MailBoss “Postbox Maximus” virtually theft proof

Sometimes people ask us if the MailBoss is 100% theft proof. While no mailbox is 100% theft proof, the Mail Boss, hailed “Postbox Maximus” by Popular Mechanics, is a cut above the rest. When we set about to design a security locking mailbox, we purchased numerous competitors’ locking mailboxes and subjected them to potential real world scenarios of vandalism and attempted theft entries.

What we discovered was appalling: Every locking mailbox we found for less than $400 could be violated in about 2 seconds with a flat head screwdriver. The engineering team at Epoch Design was shocked by the ease with which mail thieves could penetrate most “security” mailboxes. It was disturbing to us that so many locking mailboxes would be in the marketplace giving consumers a false sense of security. Certainly, this false sense of security would translate into a gold mine of opportunities for mail thieves.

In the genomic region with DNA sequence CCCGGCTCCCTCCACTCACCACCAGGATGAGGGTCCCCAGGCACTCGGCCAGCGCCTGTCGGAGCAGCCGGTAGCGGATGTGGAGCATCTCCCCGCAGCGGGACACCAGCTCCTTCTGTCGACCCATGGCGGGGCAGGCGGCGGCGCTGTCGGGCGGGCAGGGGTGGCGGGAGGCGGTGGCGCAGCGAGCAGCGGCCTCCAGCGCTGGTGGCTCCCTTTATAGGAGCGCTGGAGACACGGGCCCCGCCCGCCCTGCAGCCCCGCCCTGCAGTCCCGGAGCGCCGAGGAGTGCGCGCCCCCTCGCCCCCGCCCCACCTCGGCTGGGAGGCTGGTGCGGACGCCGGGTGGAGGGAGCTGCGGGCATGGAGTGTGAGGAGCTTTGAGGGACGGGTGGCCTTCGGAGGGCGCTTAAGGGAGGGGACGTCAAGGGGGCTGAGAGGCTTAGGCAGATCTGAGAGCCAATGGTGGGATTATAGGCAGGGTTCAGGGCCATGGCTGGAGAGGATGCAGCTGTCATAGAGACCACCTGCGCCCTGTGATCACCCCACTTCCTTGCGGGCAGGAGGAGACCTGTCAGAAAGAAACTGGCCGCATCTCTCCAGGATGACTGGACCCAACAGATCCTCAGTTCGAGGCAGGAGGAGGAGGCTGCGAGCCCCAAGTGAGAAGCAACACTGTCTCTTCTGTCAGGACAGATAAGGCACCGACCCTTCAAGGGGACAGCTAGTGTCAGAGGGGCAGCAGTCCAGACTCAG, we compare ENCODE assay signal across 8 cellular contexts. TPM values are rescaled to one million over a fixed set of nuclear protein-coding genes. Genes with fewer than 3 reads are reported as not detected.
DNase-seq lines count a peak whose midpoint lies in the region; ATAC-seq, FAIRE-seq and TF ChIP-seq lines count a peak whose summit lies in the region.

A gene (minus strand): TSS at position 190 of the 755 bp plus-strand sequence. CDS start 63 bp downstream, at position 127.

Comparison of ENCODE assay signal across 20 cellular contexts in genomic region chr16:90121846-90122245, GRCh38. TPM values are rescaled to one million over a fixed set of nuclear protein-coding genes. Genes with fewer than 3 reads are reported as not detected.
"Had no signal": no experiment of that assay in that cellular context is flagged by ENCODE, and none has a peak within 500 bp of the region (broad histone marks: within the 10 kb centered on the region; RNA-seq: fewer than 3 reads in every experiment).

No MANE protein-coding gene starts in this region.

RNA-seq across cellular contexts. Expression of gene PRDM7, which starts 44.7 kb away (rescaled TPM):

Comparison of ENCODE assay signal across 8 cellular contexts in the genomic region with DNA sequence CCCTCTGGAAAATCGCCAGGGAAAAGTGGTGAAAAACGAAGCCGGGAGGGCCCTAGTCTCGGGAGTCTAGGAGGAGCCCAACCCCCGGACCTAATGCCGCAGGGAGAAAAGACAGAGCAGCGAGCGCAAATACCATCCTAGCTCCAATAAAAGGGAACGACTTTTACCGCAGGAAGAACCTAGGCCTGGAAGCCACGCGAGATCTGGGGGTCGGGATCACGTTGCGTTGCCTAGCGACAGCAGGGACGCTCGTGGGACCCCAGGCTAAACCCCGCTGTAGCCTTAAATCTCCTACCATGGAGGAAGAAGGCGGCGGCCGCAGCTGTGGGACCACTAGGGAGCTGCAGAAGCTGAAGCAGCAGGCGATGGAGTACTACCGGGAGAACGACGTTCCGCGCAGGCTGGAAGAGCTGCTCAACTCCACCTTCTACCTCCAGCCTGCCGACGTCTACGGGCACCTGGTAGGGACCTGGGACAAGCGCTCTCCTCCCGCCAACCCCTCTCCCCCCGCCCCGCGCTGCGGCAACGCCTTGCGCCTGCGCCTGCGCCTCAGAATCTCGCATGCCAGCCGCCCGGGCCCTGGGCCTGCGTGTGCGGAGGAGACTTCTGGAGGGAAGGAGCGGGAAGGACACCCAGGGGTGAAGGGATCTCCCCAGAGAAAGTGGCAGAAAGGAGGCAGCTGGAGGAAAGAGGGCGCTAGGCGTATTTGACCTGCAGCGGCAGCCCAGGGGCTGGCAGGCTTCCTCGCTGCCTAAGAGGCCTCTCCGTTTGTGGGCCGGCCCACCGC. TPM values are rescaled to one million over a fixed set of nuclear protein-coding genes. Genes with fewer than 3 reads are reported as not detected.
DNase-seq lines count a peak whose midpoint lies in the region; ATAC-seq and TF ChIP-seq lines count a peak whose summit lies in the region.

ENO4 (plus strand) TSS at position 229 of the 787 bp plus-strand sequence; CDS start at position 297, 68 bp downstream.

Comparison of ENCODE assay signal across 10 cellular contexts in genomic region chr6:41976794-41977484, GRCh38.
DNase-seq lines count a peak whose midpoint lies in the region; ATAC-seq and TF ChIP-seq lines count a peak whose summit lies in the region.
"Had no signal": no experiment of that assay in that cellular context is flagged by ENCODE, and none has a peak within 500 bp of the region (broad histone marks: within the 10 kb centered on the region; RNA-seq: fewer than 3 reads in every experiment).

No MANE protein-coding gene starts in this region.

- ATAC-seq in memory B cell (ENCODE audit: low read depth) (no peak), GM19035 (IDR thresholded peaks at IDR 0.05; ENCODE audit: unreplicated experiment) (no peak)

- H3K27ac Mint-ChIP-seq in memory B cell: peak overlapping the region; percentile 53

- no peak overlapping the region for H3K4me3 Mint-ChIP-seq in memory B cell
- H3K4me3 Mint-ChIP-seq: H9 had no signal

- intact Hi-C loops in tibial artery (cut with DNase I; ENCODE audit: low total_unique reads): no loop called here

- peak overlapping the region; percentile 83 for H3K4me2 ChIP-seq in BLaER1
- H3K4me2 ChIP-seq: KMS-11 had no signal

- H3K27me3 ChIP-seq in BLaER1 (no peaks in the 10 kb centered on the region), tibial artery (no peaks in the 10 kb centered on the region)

One can imagine a likely scenario where the newly acquired “locking” mailbox now gives you, the consumer, a newfound sense of security. So naturally, if you are busy and rushed, like so many of us are, you may not go to your mailbox everyday; instead, you may let your mail accumulate several days before retrieving it. Mail thieves are now free to exploit the treasure trove of several days worth of your sensitive mail with the simple flick of a screwdriver.

Of course, this scenario is unacceptable. What everyone needs is a security mailbox that can successfully deter would-be identity thieves. How do you prevent mail theft? Build a heavy duty, quality mailbox that takes a lot of TIME to violate. If a thief has to stand in front of your mailbox for 20 minutes with a crow bar and a blow torch, the odds are close to zero that he will hang around waiting to get caught while conceiving some intricate scheme to break into your mailbox.

Thus, the Mail Boss locking security mailbox, weighing in at 40 pounds with its patented anti-pry locking system, while not absolutely theft proof, is virtually theft proof. In fact, after Popular Mechanics evaluated the Mail Boss, the editors dubbed it “Postbox Maximus” – a nickname we happen to agree with.